Stankowitz estimated that 60% to 70% use chlorine tablets.
Last year, the coronavirus pandemic forced people to hunker down and cancel travel plans. As more Americans stayed home, the demand for home improvements — particularly backyard swimming pools — skyrocketed. That boom, experts say, created even more demand for chlorine.
Then a manufacturing facility of one of the country's major suppliers of chlorine tablets, BioLab, burned down last August, right after Hurricane Laura. The plant, located near Lake Charles, Louisiana, expects to resume operations by spring 2022.
"We know how essential our products are to everyday families at home ... that's why we are investing $170 million in rebuilding our BioLab facility — to be even bigger and better. Once complete, the plant will operate at 30% greater production capacity," said a spokesperson for BioLab's parent company, KIK Consumer Products.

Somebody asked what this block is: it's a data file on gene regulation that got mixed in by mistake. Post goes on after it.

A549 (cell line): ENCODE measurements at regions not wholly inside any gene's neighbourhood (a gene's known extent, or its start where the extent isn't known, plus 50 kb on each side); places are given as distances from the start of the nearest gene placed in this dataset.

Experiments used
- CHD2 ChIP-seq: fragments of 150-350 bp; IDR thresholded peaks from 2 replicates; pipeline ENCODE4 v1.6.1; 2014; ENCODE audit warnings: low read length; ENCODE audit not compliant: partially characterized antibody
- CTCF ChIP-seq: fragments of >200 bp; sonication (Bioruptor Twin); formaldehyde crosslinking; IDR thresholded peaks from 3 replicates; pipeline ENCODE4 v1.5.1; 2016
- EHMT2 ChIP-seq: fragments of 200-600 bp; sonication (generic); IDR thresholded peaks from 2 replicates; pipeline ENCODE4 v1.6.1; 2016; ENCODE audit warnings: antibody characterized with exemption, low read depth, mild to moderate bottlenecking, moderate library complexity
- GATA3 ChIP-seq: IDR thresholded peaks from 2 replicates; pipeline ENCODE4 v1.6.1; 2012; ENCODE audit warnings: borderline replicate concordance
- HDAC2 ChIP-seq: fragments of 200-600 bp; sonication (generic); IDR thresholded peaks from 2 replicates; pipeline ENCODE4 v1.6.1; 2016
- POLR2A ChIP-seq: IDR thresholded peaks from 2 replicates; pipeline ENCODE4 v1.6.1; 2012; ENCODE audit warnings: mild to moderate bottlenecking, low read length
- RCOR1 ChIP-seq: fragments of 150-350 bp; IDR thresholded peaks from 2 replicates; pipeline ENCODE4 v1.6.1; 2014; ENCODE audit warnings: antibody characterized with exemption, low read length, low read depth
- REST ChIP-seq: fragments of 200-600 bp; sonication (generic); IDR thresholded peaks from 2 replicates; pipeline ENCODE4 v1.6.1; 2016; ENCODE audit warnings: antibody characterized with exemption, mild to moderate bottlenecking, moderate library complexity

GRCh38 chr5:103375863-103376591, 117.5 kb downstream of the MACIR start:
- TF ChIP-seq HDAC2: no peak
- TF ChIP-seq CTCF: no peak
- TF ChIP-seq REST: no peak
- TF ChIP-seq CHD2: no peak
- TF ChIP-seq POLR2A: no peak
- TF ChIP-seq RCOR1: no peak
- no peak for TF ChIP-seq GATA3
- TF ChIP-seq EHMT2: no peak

After the fire, only two domestic manufacturers of chlorine tablets remain: Occidental Petroleum and Clearon Corp.
A spokesperson for Occidental said the company does not comment on production. Clearon didn't provide specific production targets.
"Clearon has made significant investments in both our people and production capacity to support the tectonic growth of our industry," said Bryan Kitchen, its president and CEO, in an email.
Chlorine prices spiking
According to financial services company IHS Markit, chlorine prices are expected to spike 70% this summer, compared with last year. However, in some parts of the country, the price of chlorine tablets has already doubled over the past year.
In Las Vegas, it's something Scotty's Pool Service owner Scotty Heer is seeing firsthand.